Phoenix Dust Storm
16.4.2012 12:34 | Tornado
"A massive dust storm descended on the Phoenix area,
drastically reducing visibility and delaying flights as strong winds downed trees and left thousands of residents without power.
The dust cloud that moved across the Phoenix valley Tuesday night had formed in an afternoon storm in the Tucson area, and then rolled north across the desert before sweeping over the city like an enormous wave, said National Weather Service meteorologist Paul Iniguez.
Radar data showed the storm's towering dust wall had reached as high as 8,000 to 10,000 feet, or nearly 2 miles, he said.
"This was pretty significant," Iniguez told The Associated Press. "We heard from a lot of people who lived here for a number of storms and this was the worst they'd seen."
By the time the dust cloud neared the metropolitan area, it had started to dissolve but it still towered over the city with a wall of at least 5,000 feet, according to the weather service.
KSAZ-TV in Phoenix reported the storm appeared to be roughly wide in some spots. It briefly covered the city's downtown at around nightfall. The storm was part of the Arizona monsoon season, which typically starts in mid June and lasts through September.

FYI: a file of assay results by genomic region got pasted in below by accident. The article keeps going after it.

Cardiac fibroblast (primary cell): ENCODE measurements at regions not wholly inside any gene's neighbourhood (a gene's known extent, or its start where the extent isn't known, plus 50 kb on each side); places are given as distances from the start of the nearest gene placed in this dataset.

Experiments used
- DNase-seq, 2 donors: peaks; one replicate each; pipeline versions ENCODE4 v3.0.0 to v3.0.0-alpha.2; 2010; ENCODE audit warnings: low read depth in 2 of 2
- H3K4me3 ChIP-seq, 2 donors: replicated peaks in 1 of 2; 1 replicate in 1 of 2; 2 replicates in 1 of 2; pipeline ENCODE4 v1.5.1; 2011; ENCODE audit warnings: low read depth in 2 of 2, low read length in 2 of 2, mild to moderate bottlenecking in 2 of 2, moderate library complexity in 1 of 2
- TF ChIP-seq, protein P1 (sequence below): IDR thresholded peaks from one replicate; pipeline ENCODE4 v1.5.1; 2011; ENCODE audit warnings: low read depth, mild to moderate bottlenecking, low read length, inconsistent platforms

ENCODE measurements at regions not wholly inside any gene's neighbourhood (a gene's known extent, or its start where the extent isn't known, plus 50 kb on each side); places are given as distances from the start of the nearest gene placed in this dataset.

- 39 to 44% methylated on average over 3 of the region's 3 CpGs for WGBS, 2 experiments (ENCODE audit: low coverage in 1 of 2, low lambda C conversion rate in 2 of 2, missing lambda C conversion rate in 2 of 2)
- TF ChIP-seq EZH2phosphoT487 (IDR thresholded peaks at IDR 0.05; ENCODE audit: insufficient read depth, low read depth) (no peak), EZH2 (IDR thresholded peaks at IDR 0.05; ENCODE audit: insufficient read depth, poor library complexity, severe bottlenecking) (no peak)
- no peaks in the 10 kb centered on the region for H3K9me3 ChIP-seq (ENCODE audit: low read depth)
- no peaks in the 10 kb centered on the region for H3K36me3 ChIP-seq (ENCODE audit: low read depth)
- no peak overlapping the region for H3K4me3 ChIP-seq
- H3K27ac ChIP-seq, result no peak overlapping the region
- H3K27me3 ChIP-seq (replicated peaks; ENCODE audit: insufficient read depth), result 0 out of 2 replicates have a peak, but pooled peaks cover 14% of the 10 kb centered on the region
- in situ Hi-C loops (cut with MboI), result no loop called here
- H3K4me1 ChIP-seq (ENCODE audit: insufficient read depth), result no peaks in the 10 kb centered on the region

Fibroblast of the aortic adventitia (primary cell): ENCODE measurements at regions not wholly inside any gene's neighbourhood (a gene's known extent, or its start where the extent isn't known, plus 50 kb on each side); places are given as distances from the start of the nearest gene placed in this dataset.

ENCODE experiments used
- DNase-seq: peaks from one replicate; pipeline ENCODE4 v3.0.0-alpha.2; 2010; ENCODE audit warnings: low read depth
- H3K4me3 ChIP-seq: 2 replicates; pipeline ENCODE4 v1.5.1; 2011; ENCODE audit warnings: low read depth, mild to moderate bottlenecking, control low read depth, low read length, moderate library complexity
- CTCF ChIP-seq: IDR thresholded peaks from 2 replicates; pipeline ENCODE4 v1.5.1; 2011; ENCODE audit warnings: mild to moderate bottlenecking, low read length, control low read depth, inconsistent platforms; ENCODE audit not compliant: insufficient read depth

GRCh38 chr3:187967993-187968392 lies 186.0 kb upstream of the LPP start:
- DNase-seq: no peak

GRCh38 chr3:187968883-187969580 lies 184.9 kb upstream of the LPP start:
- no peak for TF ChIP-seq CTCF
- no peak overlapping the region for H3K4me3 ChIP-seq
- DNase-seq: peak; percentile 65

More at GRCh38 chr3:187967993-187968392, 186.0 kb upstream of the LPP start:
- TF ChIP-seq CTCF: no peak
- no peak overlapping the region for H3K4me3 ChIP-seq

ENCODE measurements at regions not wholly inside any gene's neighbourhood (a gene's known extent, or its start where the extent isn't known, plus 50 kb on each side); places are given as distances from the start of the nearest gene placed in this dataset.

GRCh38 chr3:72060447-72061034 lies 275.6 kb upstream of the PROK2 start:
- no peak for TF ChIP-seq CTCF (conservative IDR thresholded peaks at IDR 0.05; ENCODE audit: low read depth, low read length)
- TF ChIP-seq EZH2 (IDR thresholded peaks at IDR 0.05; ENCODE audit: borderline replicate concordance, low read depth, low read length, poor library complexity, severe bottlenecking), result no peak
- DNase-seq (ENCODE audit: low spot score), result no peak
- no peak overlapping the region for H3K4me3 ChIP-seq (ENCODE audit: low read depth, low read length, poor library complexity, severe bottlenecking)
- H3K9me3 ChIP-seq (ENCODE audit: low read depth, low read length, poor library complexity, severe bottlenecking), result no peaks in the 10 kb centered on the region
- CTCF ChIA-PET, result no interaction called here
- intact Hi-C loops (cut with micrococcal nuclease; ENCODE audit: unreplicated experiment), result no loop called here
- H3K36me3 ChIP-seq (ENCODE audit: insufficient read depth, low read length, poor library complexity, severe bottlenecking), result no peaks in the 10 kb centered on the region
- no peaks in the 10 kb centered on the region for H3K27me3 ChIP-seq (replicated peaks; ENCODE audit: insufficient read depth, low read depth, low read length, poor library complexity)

The National Weather Service says strong winds with gusts of up to more than 60 mph in some places rapidly moved the dust cloud northwest through Phoenix and the surrounding cities of Avondale, Tempe and Scottsdale. More than a dozen communities in the area also were placed under a severe thunderstorm watch until 11 p.m. Some 8,000 Salt River Project utility customers were left without power, KNXV-TV reported late Tuesday.
The Federal Aviation Administration said on its website that because of low visibility in the area, no Phoenix-bound flights were allowed to leave Las Vegas or Los Angeles airports until 9 p.m., and flights at the airport were delayed for about an hour."
"The word "haboob" comes from the Arabic word habb, meaning "wind." A haboob is a wall of dust as a result of a microburst or downburst. The air forced downward is pushed forward by the front of a thunderstorm cell, dragging dust and debris with it, as it travels across the terrain.
Haboobs occur mostly during the summer months in Phoenix, but are not restricted to the monsoon period. These dust storms are much more serious than dust devils. The wind during a haboob is usually up to about 30 mph (TRY 80+MPH!! 07-07-2011) and dust can rise high into the air as it blows over the Valley. A haboob can last for up to three hours.
Phoenix experiences various degrees of dust storms, but the haboob is the largest and most dangerous. According to the National Weather Service, Phoenix experiences on average about 3 haboobs per year during the months of June through September."